A detachable balloon assembly 86 is detachably mounted on the distal extremity 87 of the flexible elongate member 76 forming a part of the balloon catheter 14. Means is provided for venting and filling the balloon assembly 86 as hereinafter described. This means consists of a vent tube assembly 91. The vent tube assembly 91 is comprised of a tubular member 92 formed of a material suitable to resist collapse under suction such as stainless steel, fused silica or firm plastic. It is of a suitable size, as for example, having an outside diameter of 0.010 inches and a flow passage (not shown) extending therethrough having an internal diameter of 0.006 inches. A Luer-type fitting 93 is mounted on the proximal extremity of the tubular member 92 with a reinforcing sleeve 94.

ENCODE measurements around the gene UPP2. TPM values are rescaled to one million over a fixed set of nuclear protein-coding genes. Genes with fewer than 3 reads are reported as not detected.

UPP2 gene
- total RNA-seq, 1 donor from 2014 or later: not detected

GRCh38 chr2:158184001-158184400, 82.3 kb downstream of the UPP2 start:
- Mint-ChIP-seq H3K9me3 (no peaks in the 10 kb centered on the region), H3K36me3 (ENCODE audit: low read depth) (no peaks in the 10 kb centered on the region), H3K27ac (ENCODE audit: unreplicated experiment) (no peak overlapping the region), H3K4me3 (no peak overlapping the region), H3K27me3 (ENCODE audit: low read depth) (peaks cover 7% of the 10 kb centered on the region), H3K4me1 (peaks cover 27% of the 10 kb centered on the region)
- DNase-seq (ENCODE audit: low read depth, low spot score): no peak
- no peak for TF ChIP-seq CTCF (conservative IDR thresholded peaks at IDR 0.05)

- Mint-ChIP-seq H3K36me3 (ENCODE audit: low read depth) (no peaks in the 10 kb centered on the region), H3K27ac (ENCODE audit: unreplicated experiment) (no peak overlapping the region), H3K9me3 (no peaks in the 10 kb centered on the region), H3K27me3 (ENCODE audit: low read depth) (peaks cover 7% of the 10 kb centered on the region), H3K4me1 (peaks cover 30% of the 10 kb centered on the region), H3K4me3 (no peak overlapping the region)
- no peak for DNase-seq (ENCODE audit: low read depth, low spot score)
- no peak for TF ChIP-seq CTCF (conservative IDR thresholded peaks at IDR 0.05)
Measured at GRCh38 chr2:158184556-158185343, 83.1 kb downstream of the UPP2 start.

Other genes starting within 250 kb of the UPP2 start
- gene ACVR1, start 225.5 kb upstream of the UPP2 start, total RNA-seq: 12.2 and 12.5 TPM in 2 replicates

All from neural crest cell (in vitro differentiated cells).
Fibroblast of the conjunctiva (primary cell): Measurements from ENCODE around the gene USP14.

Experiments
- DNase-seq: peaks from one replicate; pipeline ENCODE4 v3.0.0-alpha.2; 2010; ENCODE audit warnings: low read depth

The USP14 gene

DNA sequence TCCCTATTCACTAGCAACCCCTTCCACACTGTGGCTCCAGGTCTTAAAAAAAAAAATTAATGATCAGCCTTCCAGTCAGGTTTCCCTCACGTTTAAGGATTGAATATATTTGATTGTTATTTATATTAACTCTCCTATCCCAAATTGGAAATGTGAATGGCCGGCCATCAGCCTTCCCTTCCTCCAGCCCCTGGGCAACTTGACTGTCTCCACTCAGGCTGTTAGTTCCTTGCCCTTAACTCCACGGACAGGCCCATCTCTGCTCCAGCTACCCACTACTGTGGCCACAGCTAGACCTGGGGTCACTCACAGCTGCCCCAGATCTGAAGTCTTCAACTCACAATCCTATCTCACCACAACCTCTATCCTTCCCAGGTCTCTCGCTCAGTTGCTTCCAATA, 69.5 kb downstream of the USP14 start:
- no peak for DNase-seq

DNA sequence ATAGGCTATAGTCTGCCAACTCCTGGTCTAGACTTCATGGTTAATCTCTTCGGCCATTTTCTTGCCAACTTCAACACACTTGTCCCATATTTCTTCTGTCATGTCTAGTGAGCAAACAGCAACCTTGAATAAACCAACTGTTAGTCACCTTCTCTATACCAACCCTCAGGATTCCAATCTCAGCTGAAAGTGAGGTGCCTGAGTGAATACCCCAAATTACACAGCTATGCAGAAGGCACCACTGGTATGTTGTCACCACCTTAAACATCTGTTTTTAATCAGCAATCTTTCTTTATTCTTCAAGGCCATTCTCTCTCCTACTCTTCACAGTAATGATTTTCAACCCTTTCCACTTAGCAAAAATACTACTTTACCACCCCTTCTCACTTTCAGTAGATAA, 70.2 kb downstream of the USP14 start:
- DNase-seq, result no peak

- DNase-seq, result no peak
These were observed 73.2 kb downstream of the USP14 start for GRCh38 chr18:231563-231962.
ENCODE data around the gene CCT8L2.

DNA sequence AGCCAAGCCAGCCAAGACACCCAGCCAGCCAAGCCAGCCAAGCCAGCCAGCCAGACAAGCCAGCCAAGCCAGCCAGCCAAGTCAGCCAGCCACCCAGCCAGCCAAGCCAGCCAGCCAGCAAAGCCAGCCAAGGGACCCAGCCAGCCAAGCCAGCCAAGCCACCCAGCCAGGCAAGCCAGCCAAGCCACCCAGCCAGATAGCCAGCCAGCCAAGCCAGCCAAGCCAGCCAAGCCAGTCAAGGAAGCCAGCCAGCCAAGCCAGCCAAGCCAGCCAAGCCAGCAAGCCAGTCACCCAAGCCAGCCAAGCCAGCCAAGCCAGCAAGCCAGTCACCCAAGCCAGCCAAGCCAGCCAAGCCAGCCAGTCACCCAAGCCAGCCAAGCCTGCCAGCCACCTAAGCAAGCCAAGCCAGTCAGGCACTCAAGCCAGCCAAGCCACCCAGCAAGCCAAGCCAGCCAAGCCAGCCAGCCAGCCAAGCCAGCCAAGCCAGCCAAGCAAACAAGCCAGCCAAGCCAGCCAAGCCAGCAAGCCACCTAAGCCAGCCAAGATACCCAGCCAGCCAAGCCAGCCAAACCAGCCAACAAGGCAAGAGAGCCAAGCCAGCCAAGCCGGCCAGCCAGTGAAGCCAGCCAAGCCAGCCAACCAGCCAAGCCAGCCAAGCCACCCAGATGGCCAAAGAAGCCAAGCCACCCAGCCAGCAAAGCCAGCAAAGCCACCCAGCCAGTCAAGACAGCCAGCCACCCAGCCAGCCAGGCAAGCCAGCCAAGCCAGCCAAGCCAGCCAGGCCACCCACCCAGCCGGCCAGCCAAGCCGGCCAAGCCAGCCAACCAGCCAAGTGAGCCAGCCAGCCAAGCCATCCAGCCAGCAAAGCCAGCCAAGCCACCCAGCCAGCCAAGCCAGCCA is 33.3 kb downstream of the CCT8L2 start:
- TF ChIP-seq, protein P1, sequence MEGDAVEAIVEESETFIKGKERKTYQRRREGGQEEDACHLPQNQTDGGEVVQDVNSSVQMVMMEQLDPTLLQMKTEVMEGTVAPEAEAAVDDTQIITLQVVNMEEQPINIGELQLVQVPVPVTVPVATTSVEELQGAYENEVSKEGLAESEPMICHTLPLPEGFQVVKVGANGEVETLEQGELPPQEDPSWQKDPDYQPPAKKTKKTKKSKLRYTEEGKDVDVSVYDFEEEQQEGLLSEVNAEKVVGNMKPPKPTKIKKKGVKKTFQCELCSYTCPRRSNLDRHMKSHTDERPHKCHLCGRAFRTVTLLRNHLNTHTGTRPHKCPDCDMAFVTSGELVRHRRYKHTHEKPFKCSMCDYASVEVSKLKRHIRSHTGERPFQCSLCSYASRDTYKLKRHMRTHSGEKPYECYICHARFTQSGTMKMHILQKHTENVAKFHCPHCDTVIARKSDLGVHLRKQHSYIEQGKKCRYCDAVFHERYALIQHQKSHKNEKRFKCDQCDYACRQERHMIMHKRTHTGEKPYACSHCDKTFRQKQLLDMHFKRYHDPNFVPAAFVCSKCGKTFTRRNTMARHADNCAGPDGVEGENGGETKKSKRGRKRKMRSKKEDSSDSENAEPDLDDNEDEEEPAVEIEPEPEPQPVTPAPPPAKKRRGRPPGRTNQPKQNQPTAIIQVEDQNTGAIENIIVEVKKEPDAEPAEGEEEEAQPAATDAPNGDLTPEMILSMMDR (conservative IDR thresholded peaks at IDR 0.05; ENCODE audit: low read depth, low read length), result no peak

A syringe 96 is provided which can be attached to the fitting 93 or, alternatively, to the fitting 77. The syringe is provided with a cylindrical body 97 which has a female Luer-type fitting provided thereon which is adapted to receive the male-type fitting 93. The body 97 is provided with flanges 99. A plunger 101 is mounted within the cylindrical body 97 which carries a piston 102. The plunger 101 is provided with a knob or thumb portion 103 which is adapted to be engaged by the thumb of the hand while the fingers of the hand engage the flanges 99 to cause movement of the plunger 101 within the cylindrical body 97.